First it was illegal occupation of Lee Park, then underage drinking in an on-site tent, on the heels of unpermitted construction, followed by requests for rape whistles, and now, Occupy Charlottesville (OC) may be violating State health laws in regard to food provision.

In an October 24 Special Event Application, group representative, Bailee E. Hampton, stated in her own writing that “there is no official food distribution” at the demonstration.

Good thing, because if there was, the Application informs the applicant:

“A Temporary Food Permit will be required by the State Health Department (Thomas Jefferson Health District) located on Rose Hill Drive…”

In addition, a Special Events Certificate of Approval issued to OC by the City of Charlottesville includes the following language regarding food:


No food or food items may be distributed or provided to participants without obtaining a Temporary Food Permit from the Thomas Jefferson Health District–Environmental Services Division. This is a State requirement. Food permits must be posted for public view unless otherwise requested by State Health Department.

Yet, a November 2 Occupy Charlottesville press release entitled “OCCUPY CHARLOTTESVILLE SEEKS HELP FROM COMMUNITY” directly contradicts the City’s conditional terms of Occupancy:

We would like to formally invite the public to attend our Occupation, and we challenge those who seek to divide the bottom 99% to come spend even one night in the cold with us. There is an especial need for social workers, teachers, security volunteers, counselors of all kinds, cooks, cleaners, campers and anyone seeking solidarity, community or camaraderie. We would like to welcome questions and comments in person at our camp, and are happy to engage in polite discussion at any hour. Please come in a spirit of nonviolence and respect, and bring your friends. There is free food and beverage available to anyone, as well as coats and blankets, books and tarps. All are welcome.  [Emphasis added]

A recent picture of the encampment’s open “kitchen” area (see below) shows what appear to be fresh bananas and bagels amidst prepackaged foods and other food supplies, openly displayed and seemingly placed for the taking. Local Health Department officials confirm that as of yesterday, no Temporary Food Permit had been issued to Occupy Charlottesville.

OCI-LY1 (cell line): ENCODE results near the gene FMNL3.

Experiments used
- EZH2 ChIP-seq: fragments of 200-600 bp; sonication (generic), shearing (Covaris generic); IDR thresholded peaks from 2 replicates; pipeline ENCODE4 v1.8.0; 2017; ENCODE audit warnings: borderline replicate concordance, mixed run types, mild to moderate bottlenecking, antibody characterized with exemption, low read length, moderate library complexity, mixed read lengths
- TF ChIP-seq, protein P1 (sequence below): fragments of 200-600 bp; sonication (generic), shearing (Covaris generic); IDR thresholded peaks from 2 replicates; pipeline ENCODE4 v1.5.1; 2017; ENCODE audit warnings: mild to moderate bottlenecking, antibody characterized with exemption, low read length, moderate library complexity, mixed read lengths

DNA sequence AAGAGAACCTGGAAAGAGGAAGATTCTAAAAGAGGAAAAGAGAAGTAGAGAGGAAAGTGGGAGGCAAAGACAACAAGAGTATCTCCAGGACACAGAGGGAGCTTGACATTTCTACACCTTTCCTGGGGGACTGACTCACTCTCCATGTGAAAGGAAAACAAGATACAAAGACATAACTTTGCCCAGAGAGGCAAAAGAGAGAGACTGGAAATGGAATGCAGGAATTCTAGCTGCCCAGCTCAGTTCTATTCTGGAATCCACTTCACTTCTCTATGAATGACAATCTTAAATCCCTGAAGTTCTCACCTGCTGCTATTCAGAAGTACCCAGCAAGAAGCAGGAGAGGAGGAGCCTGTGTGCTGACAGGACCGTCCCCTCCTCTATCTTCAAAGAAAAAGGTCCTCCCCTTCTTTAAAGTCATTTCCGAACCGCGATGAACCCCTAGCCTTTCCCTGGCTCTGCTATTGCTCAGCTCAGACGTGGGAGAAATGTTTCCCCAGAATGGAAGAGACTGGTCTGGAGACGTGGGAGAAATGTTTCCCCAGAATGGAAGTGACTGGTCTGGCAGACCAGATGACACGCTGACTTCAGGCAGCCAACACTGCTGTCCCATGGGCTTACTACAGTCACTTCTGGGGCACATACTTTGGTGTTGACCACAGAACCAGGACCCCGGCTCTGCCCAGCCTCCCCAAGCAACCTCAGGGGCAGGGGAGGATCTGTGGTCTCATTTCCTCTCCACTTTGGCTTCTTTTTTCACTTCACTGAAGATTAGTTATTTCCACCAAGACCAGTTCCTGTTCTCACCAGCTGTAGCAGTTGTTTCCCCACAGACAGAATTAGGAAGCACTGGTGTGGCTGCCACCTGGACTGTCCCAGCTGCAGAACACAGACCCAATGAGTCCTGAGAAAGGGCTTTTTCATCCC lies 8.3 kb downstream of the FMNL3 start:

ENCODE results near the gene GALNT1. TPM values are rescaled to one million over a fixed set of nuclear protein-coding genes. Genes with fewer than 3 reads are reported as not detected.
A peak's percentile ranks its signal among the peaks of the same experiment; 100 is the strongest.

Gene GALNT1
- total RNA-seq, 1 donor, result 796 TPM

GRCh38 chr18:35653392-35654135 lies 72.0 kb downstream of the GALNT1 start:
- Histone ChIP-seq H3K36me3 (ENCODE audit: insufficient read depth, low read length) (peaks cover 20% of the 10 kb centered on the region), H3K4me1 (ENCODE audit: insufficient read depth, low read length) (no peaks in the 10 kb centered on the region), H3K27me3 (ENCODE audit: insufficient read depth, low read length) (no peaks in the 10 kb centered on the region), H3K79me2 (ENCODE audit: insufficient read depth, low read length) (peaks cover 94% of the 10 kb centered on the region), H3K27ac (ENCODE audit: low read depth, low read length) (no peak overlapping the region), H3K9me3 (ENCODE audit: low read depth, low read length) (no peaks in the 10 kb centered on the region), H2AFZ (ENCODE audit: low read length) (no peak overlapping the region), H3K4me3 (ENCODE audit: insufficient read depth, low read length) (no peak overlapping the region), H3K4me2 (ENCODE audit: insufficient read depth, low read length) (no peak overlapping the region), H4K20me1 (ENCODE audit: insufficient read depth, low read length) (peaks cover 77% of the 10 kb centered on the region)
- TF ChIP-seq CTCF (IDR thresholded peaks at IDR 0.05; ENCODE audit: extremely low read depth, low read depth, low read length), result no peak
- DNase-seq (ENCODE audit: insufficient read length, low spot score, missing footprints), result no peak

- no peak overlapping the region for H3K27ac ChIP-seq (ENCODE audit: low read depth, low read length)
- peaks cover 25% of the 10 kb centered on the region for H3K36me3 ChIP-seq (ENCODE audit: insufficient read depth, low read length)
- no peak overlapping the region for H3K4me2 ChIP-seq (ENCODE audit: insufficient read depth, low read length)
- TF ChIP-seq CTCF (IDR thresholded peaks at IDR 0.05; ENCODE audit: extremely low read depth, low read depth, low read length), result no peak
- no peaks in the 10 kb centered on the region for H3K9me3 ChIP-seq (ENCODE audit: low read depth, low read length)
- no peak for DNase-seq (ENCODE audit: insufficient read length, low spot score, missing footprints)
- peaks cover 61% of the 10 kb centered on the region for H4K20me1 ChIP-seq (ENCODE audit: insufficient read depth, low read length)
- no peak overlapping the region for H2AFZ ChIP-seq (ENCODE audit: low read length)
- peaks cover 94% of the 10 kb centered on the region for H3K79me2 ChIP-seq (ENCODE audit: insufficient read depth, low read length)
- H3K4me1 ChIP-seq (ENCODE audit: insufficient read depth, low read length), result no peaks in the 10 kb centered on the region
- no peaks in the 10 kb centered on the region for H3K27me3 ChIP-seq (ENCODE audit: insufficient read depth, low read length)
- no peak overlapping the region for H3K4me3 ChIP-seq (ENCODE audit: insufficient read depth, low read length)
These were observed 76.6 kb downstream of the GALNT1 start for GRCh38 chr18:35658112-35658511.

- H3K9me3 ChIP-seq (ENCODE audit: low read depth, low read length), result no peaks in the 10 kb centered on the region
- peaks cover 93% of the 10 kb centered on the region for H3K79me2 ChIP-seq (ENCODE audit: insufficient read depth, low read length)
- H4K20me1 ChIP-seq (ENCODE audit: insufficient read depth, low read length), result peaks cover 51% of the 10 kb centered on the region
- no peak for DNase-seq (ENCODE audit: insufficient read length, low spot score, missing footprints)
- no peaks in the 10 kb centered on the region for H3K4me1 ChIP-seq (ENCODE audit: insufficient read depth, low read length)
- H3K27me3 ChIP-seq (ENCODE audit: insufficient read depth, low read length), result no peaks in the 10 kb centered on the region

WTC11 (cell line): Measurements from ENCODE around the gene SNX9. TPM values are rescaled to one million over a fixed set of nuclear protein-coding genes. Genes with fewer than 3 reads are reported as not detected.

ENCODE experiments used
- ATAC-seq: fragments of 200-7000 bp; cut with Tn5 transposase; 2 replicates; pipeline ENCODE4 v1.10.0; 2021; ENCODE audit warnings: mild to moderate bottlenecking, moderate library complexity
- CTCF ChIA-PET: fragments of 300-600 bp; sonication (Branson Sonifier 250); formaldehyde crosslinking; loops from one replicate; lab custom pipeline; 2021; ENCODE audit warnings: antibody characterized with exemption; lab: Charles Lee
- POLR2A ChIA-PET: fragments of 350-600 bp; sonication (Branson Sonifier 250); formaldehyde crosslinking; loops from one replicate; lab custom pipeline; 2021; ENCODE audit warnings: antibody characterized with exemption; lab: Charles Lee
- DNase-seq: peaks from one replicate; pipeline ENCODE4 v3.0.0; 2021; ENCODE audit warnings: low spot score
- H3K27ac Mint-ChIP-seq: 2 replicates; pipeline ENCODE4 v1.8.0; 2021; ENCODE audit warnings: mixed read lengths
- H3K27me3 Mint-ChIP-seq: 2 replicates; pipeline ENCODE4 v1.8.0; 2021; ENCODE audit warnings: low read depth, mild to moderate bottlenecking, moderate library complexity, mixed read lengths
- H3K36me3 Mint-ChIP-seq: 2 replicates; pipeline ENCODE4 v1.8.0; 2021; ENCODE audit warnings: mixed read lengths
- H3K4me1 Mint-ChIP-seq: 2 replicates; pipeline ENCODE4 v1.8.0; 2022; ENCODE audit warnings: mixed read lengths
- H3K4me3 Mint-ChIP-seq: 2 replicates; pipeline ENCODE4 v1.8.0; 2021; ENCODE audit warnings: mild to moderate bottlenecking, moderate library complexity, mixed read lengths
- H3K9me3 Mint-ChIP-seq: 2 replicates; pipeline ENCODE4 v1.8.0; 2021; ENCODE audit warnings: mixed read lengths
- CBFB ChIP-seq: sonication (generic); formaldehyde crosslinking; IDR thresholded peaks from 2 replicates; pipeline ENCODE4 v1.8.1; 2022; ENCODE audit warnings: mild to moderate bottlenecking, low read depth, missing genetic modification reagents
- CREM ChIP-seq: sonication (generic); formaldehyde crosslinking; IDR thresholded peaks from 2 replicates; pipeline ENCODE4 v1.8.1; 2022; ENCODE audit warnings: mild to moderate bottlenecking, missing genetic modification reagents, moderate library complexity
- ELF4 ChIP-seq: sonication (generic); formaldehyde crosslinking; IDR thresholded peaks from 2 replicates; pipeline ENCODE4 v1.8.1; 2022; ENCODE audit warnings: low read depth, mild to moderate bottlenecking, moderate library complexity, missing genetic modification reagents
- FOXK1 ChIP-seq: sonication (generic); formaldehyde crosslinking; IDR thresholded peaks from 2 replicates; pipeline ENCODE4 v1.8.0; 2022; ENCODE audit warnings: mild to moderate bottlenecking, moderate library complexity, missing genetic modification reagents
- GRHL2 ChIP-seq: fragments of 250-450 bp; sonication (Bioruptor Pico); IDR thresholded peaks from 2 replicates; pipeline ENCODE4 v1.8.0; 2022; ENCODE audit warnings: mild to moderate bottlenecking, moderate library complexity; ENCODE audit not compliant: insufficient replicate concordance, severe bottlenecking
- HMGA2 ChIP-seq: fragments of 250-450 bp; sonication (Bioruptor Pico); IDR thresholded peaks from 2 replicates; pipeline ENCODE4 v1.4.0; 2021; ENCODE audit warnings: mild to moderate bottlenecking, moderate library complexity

OC protest organizer, Evan Knappenberger, stated in a November 3 Daily Progress story that the group is a respecter of law:

“We believe in law and order,” Knappenberger said, explaining that both the city and the Occupy Charlottesville movement feel strongly about keeping Lee Park both safe and clean.

If so, where is the State-mandated Temporary Food Permit for Occupy Charlottesville’s self-described food preparation and distribution services?

If not, where is the Thomas Jefferson Health District and where is equal protection under the law?

Occupy Charlottesville’s illegal commandeering of Lee Park may have been given a pass by politically sympathetic City Hall Marxists, but State forgiveness of health-related transgressions is much less likely—especially considering the open and flagrant nature of continuing OC violations.


  1. What is Occupy Charlottesville planning to cook in that Crock Pot? (it’s sitting below the lamp) Kristen Szakos’ famous Chili recipe??

  2. Do you really want to enforce stupid laws just to get at OWS? If a group of people want to gather and supply food, why would you need a permit? Seriously? That spells doom for almost any pot luck gathering.

    Note, I’m not a fan of OWS at all, but I fear the “slapping gov regulations” on them will only cause us more pain in the end.

  3. @ Christina, you have mischaracterized my purpose in posting this information.

    As for "slapping government regulations on them," I trust you would not apply the same logic to abortion clinics.